The European Commission has proposed establishing a new European Health Emergency Preparedness and Response Authority (HERA), which to a large extent will address issues relating to the development and production of pharmaceuticals in emergencies, and in situations where availability is limited. It will be vital in terms of our national preparedness for Norway to participate in this work.
The Commission points out that there was a significant reduction in hospital activity at the start of lockdown in March last year. In a situation of great uncertainty and with numbers of COVID-19 cases rising, it was necessary to reduce planned activities so that the hospitals could put in place new infection control routines and prepare to deal with a larger number of patients. This required more far-reaching adjustments for some hospitals than for others.
We have noted that the Commission points out that the reduction in planned activities and the resumption of a more normal level of activity were not coordinated well enough, and that it could be beneficial to develop national plans to avoid an unnecessary reduction in treatment capacity.
We will bear this in mind as we move forward.
At the same time, I would like to emphasise that the Government attached great importance to maintaining emergency care services, and healthcare services for cancer patients, children and people with substance abuse or mental health problems. The specialist health services have been successful in this regard.
In the areas of mental health care for children and young people and substance abuse treatment, waiting times were slightly shorter in 2020 than in 2019.
The Commission has received feedback from the hospitals that a shortage of personnel with the right knowledge and skills is the most significant obstacle to increasing intensive care capacity. I agree with that.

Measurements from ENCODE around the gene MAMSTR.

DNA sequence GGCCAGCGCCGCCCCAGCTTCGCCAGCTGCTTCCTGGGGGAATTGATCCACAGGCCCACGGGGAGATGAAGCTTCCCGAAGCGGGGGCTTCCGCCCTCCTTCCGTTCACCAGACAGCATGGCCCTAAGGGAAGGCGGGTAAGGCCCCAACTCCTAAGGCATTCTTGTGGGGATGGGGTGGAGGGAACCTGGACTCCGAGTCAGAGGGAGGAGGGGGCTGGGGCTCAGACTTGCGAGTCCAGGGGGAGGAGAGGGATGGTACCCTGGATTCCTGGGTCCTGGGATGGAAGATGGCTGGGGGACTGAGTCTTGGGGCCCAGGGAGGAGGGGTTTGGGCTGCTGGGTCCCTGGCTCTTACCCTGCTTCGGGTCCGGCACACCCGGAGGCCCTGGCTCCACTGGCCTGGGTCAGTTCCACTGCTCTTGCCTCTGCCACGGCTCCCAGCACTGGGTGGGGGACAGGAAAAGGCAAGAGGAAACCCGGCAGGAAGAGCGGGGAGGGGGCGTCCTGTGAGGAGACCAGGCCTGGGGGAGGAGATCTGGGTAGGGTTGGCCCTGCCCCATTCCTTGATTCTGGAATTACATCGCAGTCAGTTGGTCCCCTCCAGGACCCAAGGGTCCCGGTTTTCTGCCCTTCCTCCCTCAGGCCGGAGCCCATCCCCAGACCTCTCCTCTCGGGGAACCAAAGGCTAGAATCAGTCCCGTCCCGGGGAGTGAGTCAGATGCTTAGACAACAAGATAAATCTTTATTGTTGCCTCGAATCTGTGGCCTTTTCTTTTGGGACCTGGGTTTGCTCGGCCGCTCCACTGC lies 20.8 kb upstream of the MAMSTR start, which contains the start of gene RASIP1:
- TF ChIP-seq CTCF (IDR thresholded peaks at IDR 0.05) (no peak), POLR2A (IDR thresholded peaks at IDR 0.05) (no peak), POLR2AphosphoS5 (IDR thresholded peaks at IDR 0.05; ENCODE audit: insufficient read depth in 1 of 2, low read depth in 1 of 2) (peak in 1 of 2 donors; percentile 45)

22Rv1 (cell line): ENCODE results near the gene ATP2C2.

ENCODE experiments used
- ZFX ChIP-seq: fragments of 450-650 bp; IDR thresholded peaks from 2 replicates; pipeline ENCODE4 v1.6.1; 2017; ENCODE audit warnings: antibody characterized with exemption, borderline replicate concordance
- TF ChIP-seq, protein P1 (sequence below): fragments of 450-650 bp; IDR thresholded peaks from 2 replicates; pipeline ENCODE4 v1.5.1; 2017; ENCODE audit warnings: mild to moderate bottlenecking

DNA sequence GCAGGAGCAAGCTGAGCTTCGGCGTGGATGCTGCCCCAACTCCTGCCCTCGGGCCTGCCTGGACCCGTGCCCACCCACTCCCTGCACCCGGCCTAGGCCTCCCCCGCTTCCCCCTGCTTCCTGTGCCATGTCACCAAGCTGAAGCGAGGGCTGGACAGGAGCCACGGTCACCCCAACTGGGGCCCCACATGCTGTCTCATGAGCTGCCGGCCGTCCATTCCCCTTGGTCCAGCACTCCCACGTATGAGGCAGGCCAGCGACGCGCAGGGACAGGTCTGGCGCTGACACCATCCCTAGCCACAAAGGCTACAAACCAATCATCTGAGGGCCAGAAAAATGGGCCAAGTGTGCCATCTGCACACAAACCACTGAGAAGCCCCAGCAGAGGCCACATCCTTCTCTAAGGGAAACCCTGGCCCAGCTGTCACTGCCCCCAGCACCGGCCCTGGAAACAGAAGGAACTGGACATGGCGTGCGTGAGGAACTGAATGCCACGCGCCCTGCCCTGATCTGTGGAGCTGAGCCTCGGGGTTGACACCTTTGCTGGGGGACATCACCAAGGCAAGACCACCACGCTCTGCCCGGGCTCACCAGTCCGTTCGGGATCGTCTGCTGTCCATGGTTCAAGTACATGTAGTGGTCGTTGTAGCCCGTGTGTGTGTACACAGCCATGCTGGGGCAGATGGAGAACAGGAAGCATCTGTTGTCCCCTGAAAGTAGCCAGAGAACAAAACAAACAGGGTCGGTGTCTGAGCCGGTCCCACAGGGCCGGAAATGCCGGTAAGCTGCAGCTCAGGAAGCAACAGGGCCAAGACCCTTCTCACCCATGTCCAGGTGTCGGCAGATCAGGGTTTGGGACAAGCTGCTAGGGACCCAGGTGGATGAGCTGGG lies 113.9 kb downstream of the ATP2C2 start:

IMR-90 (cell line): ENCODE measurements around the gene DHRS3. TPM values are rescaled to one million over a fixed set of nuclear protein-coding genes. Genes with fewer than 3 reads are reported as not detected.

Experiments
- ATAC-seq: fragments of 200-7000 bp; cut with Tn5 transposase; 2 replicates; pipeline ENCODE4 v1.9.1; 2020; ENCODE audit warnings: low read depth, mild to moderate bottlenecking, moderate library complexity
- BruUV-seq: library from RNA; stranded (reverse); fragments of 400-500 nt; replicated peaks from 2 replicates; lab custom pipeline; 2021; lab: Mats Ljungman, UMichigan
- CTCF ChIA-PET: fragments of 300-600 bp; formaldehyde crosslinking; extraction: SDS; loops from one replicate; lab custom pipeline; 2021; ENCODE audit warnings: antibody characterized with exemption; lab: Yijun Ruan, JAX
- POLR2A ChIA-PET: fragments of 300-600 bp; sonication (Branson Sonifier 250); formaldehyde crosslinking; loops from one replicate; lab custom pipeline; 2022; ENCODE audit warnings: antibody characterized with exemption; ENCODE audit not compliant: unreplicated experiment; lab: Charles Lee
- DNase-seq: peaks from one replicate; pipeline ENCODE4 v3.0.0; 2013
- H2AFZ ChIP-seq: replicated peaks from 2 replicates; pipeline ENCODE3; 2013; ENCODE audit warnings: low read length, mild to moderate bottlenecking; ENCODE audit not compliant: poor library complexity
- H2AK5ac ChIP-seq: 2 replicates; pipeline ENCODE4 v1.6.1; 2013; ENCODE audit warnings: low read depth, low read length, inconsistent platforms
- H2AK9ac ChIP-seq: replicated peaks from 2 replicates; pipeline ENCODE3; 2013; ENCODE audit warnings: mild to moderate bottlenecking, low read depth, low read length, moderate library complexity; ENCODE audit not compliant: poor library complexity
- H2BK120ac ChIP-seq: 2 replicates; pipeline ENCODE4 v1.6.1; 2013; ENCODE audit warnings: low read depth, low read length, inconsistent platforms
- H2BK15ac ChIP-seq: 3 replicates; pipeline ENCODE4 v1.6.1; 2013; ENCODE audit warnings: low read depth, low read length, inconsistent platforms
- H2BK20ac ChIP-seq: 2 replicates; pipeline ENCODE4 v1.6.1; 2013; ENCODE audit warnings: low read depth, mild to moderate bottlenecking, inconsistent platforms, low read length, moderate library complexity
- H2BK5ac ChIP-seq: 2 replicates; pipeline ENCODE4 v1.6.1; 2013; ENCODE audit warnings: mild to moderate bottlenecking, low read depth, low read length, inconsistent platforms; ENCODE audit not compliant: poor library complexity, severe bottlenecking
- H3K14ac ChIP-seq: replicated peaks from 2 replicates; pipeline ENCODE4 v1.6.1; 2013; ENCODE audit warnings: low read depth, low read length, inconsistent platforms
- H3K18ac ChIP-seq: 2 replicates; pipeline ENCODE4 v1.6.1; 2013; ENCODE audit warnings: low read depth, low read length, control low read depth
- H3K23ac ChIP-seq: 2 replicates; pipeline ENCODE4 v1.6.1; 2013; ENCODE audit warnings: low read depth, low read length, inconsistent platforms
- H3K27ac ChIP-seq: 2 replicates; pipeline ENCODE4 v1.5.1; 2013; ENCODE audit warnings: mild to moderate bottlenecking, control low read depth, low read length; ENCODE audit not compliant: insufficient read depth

In order to meet the needs in this area in the short term, a national training programme for nurses has been established on intensive care treatment for COVID-19 patients.
In order to meet longer-term needs, we will carry out an assessment of the future, overall intensive care capacity required in our hospitals. But there is no doubt that capacity in this area must be increased. We have already asked the regional health authorities to train more intensive care nurses. At least 100 new trainee intensive care nursing positions will be established, and efforts to recruit, train and retain intensive care nurses in hospitals will be intensified.
I was pleased to note the Commission’s view that cooperation between the specialist health services and the municipalities has been effective. Cooperation within the recently established healthcare communities has been significantly strengthened.
There has also been a considerable increase in the use of video and telephone consultations. This is a positive trend that we have encouraged. To ensure that this trend continues, the Government has set a target of 15 % per year for the proportion of outpatient consultations that are to be carried out by video or telephone.
Measures introduced on 12 March
The Commission has carried out a very thorough review of the process leading up to the introduction of comprehensive infection control measures on 12 March. In the view of the Commission, the decision to impose the measures was right, and the Commission agrees with the Government’s analysis that the negative economic impacts would have been greater if the restrictions had been imposed later. I am pleased about that.